Friday, April 27, 2012

Blood on the Tracks

One of the great personal transitional pieces of music ever released is Bob Dylan’s 1975 Blood on the Tracks. No major relevation there, I'm sure. It's great for a number of reasons.

But it's transitional in terms of where his life was at the time, more than where his music was going. It stands atop a very select mountain of albums that feature an older, mature rock-n-roll figure examining his life and relationships as an adult. Only Bruce Springsteen’s Tunnel of Love—and perhaps Paul Simon’s Graceland, for slightly different reasons—are its equal.

Dylan wrote Blood on the Tracks for a very specific reason—he had gotten divorced and needed to say goodbye to that part of his life. The album ranged from straight-ahead narrative (“Tangled Up in Blue,” “Simple Twist of Fate,” “Shelter From the Storm”) to bitterness (“Idiot Wind”) to forlorn fare-thee-wells (“If You See Her, Say Hello,” “Buckets of Rain”). It even had Dylan’s characteristic oddball humor (if somewhat misplaced) with “Lily, Rosemary and the Jack of Hearts.”

Telling the story of a marriage’s end has got to be as difficult an assignment with which a writer/musician can task himself. Yet Dylan does it with equal parts affection and resignation, with a touch of resentment but also an appreciation for what they once had.

Surely it couldn't have been easy, but it had to be done. And the fact that he famously scrapped a fully recorded Blood on the Tracks album in 1974 and redid it in the form we know it now only speaks to how hard it must have been. That’s why the album was written and recorded—a 35-year-old Dylan was examining his failed marriage as only an adult can, looking back on it and looking forward to a mysterious future.

He stepped away from his louder (and very impressive) work with The Band and returned largely to the guitar/harmonica approach that made him famous. The results were stunning in 1975, and remain so 37 years later.

But the message has proven far more universal than just one man getting divorced. Blood on the Tracks is a story of transition and change, of facing the unknown that lies ahead. And it's broad enough to be applied to many such situations.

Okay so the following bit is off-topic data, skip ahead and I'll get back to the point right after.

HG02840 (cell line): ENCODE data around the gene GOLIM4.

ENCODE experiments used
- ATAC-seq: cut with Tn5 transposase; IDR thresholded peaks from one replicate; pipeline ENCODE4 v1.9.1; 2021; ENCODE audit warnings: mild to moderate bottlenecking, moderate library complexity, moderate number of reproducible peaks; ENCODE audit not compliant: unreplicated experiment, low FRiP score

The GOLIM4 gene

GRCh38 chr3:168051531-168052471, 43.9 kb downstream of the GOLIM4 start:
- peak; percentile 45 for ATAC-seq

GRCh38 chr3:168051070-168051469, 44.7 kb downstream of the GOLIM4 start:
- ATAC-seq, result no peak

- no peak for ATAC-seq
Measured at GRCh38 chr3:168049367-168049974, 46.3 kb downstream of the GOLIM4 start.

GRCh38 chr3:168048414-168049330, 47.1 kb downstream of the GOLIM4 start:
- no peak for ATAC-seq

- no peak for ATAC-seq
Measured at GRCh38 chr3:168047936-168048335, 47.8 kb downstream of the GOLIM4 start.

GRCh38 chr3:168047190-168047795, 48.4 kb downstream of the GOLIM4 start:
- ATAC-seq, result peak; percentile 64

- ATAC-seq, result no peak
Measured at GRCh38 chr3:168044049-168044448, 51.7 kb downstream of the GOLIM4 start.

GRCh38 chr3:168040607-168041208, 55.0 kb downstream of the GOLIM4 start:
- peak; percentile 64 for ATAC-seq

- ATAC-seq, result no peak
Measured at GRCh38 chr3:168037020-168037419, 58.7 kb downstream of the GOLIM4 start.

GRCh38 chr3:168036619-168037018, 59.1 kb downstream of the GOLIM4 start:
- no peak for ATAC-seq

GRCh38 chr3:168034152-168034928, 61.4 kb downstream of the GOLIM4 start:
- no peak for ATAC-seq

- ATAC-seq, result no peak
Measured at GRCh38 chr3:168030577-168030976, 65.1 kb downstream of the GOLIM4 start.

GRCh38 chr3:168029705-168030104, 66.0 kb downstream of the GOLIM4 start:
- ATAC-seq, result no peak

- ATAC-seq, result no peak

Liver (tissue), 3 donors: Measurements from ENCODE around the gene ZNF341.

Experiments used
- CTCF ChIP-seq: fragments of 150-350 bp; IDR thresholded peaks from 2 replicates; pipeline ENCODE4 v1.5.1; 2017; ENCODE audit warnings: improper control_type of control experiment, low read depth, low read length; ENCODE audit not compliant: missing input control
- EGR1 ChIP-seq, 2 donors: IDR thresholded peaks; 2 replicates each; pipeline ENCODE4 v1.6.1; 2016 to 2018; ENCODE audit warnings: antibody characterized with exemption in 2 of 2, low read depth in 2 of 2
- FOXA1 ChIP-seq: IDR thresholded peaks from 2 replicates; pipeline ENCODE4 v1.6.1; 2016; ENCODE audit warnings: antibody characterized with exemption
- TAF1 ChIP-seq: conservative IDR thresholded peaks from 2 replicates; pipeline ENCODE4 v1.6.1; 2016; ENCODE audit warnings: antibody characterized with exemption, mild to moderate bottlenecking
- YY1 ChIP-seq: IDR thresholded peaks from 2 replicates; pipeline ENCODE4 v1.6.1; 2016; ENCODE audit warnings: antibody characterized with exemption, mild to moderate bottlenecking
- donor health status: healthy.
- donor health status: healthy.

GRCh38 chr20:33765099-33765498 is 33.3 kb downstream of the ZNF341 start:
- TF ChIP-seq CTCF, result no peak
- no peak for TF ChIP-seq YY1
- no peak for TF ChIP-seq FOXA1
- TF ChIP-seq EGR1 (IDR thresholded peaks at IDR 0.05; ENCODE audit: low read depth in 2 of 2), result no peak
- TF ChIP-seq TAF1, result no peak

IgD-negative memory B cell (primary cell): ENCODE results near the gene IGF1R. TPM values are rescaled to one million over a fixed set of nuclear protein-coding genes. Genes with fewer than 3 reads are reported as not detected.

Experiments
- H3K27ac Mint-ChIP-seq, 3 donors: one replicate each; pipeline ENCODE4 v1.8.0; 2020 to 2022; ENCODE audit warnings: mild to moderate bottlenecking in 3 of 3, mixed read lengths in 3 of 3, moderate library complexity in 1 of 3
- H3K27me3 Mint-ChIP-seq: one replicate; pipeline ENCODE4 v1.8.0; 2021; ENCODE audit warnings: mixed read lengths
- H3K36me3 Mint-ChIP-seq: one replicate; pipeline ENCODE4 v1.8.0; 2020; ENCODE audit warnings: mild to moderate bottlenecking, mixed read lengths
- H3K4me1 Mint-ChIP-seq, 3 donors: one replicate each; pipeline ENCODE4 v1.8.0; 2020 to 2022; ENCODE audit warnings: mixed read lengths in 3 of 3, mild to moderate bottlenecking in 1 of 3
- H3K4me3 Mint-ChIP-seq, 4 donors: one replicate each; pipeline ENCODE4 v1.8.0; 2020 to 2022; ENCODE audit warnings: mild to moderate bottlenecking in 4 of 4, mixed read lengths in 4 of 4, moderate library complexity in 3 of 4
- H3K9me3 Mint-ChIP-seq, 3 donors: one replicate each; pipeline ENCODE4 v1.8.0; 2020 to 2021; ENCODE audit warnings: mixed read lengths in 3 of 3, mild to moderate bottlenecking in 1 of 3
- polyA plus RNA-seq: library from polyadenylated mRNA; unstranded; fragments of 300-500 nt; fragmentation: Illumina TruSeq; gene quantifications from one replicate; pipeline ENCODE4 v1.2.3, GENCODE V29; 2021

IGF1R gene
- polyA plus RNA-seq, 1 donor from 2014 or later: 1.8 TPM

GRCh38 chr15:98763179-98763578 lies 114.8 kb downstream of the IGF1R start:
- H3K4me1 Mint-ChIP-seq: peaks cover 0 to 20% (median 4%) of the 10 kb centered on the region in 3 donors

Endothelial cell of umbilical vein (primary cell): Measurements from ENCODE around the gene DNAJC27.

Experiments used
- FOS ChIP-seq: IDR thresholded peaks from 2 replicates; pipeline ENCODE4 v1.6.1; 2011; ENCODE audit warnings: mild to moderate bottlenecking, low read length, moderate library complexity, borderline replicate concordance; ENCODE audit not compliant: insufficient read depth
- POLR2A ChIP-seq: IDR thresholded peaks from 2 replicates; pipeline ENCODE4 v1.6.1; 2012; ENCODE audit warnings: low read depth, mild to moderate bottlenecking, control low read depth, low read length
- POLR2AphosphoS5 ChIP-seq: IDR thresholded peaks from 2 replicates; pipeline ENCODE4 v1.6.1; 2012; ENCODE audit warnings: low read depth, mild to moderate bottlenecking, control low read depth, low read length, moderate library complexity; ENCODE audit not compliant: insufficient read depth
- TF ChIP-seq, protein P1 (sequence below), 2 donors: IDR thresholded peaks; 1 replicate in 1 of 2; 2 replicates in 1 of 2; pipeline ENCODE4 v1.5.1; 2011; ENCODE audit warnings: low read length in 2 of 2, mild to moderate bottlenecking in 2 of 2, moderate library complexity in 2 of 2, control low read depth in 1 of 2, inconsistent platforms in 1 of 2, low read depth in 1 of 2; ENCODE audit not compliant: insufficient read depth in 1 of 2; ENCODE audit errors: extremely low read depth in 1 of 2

As an example, when I was changing jobs in late 2006 and the anxiety for what I would do next was building, I listened to Blood on the Tracks just about every day. I needed to hear these songs as a way of reassuring me that change could be productive, that goodbyes did not mean disaster and ruin. I can’t exactly explain why, but it helped.

Here’s the song that helped more than any – the wonderful “You’re Gonna Make Me Lonesome When You Go,” right smack in the mddle of the album.

It’s a countrified shuffle with an upbeat melody and at under three minutes, it’s the shortest song on the album. But it also, more than any, finds optimism in moving in and remains free of regret. Lines like:
I could stay with you forever
And never realize the time
You’re gonna make me wonder what I’m doing
Staying far behind without you
Reason to Believe compadre Scott once perfectly described Tunnel of Love as being “an album written by an adult for adults.” Blood on the Tracks is the same way. It stands up and faces the challenges head on, whatever they may be and however difficult they may prove. It realizes that the close of one chapter doesn’t mean an absolute end, and it acknowledges that it’s still okay to look back with loving eyes.

“You’re Gonna Make Me Lonesome When You Go” does just that, serving as an encapsulation of everything magical about the Blood on the Tracks album in its final lines.
I’ll see you in the sky above
In the tall grass, in the ones I love
You’re gonna make me lonesome when you go
It’s goodbye. But yesterday is still real. And so is tomorrow.

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